Disaster-movie king Roland Emmerich has decided we’re due for another effects-laden vision of the end of the world.
This time it’s not alien attacks (Independence Day) or global warming (The Day After Tomorrow), it’s those darned ancient Mayans.
Not content with advancing chocolate and maths, to the delight and despair of schoolchildren everywhere, they’ve gone and predicted that the world ends on Dec. 21, 2012. Well, at least we get a movie out of it, one that’s heavy on the action and easy on the eyes and mind.
2012 opens in the present day, as geologist Dr. Adrian Helmsley (Chiwetel Ejiofor) goes to India and learns there’s been troubling solar activity that confirms the Mayan prediction that the world is going to fall apart in three years’ time. (Don’t worry too much about the science; in fact, if you need a popcorn refill this would be a good time to go).
In 2010, at a G8 summit, heads of state and government are made aware of this apocalyptic forecast and thus cooperate on a secret project to ensure the continuation of the human race, which involves 400,000 people being chosen for admission on a series of gigantic arks (the first of many Biblical references) to be constructed in the Himalayas. These chosen ones are meant to be from the deepest end of the gene pool, but many are ridiculously wealthy sorts paying 1 billion euro each for the tickets to help fund the project, because, obviously, arks don’t come cheap these days.
Soon enough, we’re in 2012, just before everything hits the fan, as deadbeat dad/novelist/limo driver Jackson Curtis (John Cusack) is about to take his unwilling kids Noah (Liam James) and Lilly (Morgan Lily) for a nice camping trip in Yellowstone National Park, which catalyzes his family’s round-the-world caper to outrun the apocalypse (not as unfeasible as you’d think – all you need are a fancy watch, airplanes, a Russian billionaire and a Tibetan monk).
Of course, the main attraction in an Emmerich film is not the plot, the acting or the plausibility; it’s the special effects and action. And 2012 certainly delivers, with a relentless rollercoaster ride of thrills, tense moments and awesome scenes, with every disaster you can think of rocking the screen: volcanoes, earthquakes, tsunamis and even a Titanic-esque sinking (take that Mr. Cameron!).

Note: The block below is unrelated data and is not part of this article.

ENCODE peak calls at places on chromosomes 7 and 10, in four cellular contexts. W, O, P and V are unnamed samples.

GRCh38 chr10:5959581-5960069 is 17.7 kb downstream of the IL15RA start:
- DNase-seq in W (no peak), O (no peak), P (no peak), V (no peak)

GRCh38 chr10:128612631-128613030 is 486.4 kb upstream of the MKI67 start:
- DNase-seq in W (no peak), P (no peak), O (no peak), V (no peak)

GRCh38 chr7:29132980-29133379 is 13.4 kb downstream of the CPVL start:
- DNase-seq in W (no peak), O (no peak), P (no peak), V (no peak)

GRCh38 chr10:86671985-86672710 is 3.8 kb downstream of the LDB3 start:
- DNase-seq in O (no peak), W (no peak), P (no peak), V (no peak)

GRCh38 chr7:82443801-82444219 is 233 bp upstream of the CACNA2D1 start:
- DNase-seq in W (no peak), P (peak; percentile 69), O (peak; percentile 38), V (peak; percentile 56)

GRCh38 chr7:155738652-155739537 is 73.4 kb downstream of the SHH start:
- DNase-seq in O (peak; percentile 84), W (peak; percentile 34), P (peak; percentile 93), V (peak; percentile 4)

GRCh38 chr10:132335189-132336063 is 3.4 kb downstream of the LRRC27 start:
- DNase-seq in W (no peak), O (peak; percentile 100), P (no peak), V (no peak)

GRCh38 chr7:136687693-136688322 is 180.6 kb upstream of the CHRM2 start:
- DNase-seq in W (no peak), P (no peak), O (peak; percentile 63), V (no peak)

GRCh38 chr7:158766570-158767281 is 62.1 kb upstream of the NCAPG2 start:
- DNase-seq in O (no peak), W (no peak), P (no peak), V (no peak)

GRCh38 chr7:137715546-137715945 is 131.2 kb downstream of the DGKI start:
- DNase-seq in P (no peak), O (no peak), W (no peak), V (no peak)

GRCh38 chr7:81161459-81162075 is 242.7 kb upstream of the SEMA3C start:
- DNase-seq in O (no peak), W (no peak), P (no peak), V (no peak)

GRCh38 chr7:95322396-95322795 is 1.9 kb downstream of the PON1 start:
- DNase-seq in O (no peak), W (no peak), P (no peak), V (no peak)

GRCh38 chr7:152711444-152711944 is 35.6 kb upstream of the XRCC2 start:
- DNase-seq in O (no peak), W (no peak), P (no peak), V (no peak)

Many world wonders and heritage sites cameo before getting smashed to smithereens – or smashing other things to smithereens – including the Vatican and Mt. Everest. Although 2012 is predictably US-centric (the Americans hold most of the power and information), these international location shots successfully convey a worldwide sense of disaster. It’s impossible not to be viscerally affected by the realistic sight of cities sliding into water and continents splitting in two.
While certainly playing second fiddle to the special effects, the impressive ensemble of actors do an excellent job, gamely making the most of two-dimensional roles and providing a mix of simplistic sympathy and caricatured comic relief.
Cusack is an affable everyman, although the Jesus Christ (Jackson Curtis, John Cusack, all J.C.!) analogies soon become annoying (his obscure novel is repeatedly quoted from as if it were the Bible), the child actors aren’t too cutesy, and there is chemistry between Cusack and Amanda Peet as his ex-wife Kate.
On the earnest side of things are Ejiofor and Glover (President Thomas Wilson) as competitively charismatic young and old versions of Barack Obama and the always classy Thandie Newton as first daughter Laura Wilson, who looks far more comfortable in the White House here than she did as Condoleeza Rice in W.
Oliver Platt as Chief of Staff Carl Anheuser is the main villain of the piece, with a penchant for zingers (sample: “Those nutbags with placards had a point the whole time”), with further laughs from crazy conspiracy-theorist/radio jock Charlie Frost (Woody Harrelson, barely breaking a sweat), jowly Russian oligarch/former boxer Yuri Karpov (Zlatjo Buric), Yuri’s trophy girlfriend Tamara (Beatrice Rosen) and Kate’s put-upon boyfriend/plastic surgeon/amateur pilot Gordon (Thomas McCarthy). Impersonations of world figures such as the British Queen (complete with corgis), Arnold Schwarzenegger and German Chancellor Angela Merkel increase the broad comedy.
2012’s tone veers between serious and campy, not always comfortably. While there are fun postmodern touches (a falsely reassuring “Governor Arnie” is referred to as an actor reading a script), the effects are sometimes too obviously used to “enhance” emotional scenes, such as when Gordon complains to Kate that “something is pulling us apart” seconds before an earthquake literally pulls them apart.
As always, Emmerich attempts to infuse 2012 with social commentary. Will the human race survive? Will humanity be lost in the process? Answers are certainly provided… but it’s best to ignore the pseudo-philosophy and focus on the action.
In the end, 2012 has thrills a plenty, incredible effects, a stellar cast, tongue-in-cheek cheese and a few memorable one-liners, which justifies the hefty 158-minute running time. What more could you want from a disaster movie? So sit back, turn off your brain and enjoy the ride – it’s not like it’s going to be your last.
Four out of five stars.
2012 (2008, Columbia Pictures, 158 minutes)
Directed by Roland Emmerich
Produced by Roland Emmerich, Mark Gordon, Harald Kloser, Larry J. Franco & Ute Emmerich
Written by Harald Kloser & Roland Emmerich
Starring John Cusack, Chiwetel Ejiofor, Amanda Peet, Thandie Newton, Oliver Platt, Danny Glover, Woody Harrelson